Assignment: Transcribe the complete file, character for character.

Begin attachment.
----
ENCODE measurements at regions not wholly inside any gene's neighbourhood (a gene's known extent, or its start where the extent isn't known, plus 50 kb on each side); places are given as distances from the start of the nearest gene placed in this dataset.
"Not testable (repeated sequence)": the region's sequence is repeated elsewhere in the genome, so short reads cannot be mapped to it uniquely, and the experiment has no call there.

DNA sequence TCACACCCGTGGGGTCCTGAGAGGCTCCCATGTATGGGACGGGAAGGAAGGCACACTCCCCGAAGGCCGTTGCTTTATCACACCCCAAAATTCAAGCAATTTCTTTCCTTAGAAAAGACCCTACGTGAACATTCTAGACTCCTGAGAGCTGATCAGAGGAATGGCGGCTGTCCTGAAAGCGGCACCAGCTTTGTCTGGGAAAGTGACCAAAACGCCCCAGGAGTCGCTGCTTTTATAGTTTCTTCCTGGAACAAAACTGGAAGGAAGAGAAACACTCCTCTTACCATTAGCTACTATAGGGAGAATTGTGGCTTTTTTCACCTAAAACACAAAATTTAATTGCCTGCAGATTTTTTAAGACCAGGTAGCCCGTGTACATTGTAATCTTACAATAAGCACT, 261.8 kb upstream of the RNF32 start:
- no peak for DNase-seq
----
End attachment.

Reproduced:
ENCODE measurements at regions not wholly inside any gene's neighbourhood (a gene's known extent, or its start where the extent isn't known, plus 50 kb on each side); places are given as distances from the start of the nearest gene placed in this dataset.
"Not testable (repeated sequence)": the region's sequence is repeated elsewhere in the genome, so short reads cannot be mapped to it uniquely, and the experiment has no call there.

DNA sequence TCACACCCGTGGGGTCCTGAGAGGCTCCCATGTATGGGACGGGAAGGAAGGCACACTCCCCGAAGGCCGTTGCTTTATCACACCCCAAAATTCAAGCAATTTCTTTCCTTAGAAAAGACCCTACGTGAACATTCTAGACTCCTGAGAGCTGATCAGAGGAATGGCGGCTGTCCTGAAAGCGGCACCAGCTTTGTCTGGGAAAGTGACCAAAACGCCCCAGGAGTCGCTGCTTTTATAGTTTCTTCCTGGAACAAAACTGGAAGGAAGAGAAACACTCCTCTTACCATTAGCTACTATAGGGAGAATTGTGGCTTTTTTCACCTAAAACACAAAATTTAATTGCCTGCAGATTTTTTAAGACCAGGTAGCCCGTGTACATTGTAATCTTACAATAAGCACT, 261.8 kb upstream of the RNF32 start:
- no peak for DNase-seq